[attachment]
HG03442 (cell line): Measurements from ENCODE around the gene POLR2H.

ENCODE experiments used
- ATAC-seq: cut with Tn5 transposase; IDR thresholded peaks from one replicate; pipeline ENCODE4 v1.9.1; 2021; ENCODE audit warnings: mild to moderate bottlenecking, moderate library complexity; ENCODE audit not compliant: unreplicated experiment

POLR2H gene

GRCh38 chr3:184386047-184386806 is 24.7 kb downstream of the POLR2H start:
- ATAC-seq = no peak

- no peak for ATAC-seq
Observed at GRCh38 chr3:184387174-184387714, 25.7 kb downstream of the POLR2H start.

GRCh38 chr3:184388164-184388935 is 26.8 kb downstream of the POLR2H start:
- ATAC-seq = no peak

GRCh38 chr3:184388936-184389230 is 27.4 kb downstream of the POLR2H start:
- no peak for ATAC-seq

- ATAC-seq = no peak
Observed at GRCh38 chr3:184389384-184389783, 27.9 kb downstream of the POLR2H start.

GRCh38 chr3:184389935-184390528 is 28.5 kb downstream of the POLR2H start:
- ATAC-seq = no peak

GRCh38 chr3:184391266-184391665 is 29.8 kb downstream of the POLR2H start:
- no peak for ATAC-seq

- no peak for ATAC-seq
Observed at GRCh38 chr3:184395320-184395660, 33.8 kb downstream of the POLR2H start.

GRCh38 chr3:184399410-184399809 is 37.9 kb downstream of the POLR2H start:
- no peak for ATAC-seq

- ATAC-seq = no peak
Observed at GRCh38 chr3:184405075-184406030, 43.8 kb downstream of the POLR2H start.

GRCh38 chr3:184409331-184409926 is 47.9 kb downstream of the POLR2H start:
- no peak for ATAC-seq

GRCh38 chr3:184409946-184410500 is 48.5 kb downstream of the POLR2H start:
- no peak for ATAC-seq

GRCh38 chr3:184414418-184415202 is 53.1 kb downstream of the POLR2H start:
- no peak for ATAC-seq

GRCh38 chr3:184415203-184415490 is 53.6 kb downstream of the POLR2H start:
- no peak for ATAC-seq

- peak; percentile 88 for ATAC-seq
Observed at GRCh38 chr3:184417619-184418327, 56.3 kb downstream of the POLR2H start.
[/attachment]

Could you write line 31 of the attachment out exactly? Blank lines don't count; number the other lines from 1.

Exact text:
GRCh38 chr3:184415203-184415490 is 53.6 kb downstream of the POLR2H start: